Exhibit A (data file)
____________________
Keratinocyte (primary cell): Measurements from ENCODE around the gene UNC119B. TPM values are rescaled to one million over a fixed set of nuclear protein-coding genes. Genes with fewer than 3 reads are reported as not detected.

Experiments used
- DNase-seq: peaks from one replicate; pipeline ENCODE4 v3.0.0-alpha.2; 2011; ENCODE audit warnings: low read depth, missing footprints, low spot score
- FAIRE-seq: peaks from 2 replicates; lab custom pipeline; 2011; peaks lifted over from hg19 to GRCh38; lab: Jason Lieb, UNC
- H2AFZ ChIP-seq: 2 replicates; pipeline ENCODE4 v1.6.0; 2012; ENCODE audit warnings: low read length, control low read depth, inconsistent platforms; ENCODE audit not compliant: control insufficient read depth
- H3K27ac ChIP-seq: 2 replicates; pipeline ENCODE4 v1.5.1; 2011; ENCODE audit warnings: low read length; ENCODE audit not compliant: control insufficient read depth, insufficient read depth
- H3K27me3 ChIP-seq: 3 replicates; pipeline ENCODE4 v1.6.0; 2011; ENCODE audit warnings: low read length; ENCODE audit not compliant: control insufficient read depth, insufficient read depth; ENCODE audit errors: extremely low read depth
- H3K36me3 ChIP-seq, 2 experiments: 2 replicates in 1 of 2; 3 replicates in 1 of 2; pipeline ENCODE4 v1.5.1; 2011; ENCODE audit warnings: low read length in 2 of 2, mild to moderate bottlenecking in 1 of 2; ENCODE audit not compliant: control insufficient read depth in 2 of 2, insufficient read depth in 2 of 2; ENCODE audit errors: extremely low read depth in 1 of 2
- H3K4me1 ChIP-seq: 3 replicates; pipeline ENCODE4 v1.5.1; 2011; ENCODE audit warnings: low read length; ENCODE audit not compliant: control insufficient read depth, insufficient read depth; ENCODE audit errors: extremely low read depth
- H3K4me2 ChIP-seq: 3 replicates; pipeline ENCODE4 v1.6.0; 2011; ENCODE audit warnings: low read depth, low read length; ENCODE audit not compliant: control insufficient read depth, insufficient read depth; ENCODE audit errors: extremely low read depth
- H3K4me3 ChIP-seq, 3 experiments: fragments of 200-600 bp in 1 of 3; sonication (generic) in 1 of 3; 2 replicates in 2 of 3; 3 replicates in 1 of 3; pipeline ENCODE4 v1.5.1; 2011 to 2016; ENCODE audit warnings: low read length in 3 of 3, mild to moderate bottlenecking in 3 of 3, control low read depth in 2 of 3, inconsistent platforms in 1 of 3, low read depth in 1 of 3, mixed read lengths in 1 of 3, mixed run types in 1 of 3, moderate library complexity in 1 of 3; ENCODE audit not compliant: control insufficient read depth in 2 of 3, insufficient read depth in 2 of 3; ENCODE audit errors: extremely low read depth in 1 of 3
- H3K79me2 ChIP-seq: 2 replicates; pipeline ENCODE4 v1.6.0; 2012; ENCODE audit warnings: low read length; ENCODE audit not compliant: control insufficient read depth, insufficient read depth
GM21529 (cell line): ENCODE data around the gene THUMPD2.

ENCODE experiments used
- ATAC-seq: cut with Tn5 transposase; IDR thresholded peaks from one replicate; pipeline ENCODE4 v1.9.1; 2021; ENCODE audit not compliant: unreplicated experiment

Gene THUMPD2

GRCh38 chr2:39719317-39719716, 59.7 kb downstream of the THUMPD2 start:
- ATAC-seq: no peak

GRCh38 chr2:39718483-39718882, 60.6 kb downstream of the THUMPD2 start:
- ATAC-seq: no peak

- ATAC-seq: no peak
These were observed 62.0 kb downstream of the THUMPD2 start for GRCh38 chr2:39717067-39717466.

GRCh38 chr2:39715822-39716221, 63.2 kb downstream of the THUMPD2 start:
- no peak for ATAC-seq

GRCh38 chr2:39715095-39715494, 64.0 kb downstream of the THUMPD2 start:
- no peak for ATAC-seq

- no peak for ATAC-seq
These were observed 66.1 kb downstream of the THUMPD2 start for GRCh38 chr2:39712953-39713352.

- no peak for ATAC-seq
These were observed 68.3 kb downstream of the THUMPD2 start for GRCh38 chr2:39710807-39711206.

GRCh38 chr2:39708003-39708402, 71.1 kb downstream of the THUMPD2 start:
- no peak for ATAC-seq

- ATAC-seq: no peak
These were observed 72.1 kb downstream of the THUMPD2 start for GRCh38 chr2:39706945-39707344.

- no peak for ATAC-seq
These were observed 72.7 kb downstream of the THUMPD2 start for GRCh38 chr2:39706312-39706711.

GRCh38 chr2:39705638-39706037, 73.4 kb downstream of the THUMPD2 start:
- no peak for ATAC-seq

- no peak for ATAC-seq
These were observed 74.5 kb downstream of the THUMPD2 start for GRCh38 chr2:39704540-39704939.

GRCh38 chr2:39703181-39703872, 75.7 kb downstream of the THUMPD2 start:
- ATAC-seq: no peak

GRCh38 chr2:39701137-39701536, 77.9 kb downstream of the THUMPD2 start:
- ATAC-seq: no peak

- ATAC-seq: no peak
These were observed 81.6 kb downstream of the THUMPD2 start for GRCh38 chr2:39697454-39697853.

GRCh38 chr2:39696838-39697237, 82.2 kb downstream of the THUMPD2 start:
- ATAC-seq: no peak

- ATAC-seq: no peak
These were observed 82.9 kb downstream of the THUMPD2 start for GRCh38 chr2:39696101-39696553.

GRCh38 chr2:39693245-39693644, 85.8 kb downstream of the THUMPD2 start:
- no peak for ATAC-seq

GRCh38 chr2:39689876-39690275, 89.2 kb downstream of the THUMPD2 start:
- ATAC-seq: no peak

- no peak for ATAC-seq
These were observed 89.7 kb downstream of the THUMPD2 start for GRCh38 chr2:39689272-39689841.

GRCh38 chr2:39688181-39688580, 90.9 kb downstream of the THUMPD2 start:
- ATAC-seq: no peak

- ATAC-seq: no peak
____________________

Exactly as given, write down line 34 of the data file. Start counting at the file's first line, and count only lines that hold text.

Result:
These were observed 72.1 kb downstream of the THUMPD2 start for GRCh38 chr2:39706945-39707344.